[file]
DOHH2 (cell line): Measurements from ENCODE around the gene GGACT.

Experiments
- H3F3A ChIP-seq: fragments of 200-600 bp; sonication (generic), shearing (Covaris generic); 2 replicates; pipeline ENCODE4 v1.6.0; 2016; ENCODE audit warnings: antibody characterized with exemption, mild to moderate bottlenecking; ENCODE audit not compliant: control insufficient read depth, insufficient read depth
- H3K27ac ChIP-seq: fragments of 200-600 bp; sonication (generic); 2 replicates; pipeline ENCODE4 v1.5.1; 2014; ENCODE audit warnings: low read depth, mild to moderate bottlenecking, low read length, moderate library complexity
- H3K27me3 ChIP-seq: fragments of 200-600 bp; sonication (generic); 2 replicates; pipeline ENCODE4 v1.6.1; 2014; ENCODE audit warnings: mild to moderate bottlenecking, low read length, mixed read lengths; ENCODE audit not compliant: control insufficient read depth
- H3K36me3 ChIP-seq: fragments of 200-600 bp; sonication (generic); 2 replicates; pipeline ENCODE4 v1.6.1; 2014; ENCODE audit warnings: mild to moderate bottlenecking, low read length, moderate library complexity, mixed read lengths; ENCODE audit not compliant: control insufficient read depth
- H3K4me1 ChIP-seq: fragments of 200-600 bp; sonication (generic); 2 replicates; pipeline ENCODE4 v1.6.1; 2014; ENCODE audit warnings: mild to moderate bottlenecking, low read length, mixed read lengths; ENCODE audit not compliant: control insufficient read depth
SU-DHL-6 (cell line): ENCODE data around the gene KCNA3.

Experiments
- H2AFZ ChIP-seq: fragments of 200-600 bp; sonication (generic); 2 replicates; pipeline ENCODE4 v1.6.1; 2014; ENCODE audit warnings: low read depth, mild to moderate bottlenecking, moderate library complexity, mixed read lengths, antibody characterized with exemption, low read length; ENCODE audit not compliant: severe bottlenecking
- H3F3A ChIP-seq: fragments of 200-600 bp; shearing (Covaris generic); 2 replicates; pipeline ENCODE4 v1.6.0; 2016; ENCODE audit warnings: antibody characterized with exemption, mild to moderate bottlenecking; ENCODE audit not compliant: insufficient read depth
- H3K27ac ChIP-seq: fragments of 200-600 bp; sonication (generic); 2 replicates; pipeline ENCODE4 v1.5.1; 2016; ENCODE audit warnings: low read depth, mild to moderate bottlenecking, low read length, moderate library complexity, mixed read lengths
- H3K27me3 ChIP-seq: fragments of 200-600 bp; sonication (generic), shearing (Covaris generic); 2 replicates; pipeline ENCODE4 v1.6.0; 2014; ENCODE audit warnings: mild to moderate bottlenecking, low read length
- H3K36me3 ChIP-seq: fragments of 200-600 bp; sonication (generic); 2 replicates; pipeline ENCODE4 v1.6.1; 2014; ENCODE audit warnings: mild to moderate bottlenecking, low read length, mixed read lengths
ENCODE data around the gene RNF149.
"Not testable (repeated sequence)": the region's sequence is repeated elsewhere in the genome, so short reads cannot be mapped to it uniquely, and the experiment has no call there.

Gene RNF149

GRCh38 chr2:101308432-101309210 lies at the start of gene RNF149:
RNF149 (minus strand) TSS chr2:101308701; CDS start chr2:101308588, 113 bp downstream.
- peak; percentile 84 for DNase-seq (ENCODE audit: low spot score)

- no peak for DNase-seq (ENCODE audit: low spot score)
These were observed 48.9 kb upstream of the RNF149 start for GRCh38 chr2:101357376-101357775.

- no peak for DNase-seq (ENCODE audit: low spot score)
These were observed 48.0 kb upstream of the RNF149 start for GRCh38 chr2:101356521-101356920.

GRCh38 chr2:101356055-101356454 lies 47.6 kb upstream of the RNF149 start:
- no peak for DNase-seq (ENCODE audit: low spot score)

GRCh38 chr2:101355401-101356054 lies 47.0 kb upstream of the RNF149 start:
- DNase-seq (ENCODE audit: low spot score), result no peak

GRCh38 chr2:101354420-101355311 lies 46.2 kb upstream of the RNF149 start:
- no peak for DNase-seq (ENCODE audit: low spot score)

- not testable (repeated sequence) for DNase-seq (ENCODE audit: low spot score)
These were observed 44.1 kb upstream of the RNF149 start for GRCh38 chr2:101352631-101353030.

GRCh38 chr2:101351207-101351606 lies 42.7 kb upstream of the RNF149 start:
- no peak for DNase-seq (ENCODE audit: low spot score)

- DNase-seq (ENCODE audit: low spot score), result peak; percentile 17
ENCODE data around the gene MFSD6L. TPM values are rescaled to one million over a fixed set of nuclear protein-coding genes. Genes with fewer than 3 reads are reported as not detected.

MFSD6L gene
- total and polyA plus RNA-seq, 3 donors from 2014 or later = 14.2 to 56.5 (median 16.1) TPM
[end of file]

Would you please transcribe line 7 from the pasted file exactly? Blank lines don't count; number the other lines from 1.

- H3K4me1 ChIP-seq: fragments of 200-600 bp; sonication (generic); 2 replicates; pipeline ENCODE4 v1.6.1; 2014; ENCODE audit warnings: mild to moderate bottlenecking, low read length, mixed read lengths; ENCODE audit not compliant: control insufficient read depth